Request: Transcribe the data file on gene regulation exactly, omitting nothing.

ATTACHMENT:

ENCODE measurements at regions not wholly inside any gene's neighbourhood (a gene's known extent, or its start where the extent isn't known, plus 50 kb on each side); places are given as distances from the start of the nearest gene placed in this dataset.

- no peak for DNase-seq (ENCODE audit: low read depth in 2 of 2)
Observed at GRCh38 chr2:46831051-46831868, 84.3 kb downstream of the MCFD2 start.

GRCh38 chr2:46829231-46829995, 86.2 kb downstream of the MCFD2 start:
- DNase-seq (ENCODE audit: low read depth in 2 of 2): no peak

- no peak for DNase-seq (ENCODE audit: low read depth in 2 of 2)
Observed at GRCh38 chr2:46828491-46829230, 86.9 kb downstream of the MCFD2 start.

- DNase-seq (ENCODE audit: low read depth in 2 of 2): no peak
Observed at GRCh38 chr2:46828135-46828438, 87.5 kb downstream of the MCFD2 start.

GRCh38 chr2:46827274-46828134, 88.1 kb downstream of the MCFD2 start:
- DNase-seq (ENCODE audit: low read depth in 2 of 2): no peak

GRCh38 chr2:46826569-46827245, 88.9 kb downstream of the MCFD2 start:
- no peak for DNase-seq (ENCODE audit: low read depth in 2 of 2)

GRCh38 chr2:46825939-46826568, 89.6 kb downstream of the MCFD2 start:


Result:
ENCODE measurements at regions not wholly inside any gene's neighbourhood (a gene's known extent, or its start where the extent isn't known, plus 50 kb on each side); places are given as distances from the start of the nearest gene placed in this dataset.

- no peak for DNase-seq (ENCODE audit: low read depth in 2 of 2)
Observed at GRCh38 chr2:46831051-46831868, 84.3 kb downstream of the MCFD2 start.

GRCh38 chr2:46829231-46829995, 86.2 kb downstream of the MCFD2 start:
- DNase-seq (ENCODE audit: low read depth in 2 of 2): no peak

- no peak for DNase-seq (ENCODE audit: low read depth in 2 of 2)
Observed at GRCh38 chr2:46828491-46829230, 86.9 kb downstream of the MCFD2 start.

- DNase-seq (ENCODE audit: low read depth in 2 of 2): no peak
Observed at GRCh38 chr2:46828135-46828438, 87.5 kb downstream of the MCFD2 start.

GRCh38 chr2:46827274-46828134, 88.1 kb downstream of the MCFD2 start:
- DNase-seq (ENCODE audit: low read depth in 2 of 2): no peak

GRCh38 chr2:46826569-46827245, 88.9 kb downstream of the MCFD2 start:
- no peak for DNase-seq (ENCODE audit: low read depth in 2 of 2)

GRCh38 chr2:46825939-46826568, 89.6 kb downstream of the MCFD2 start: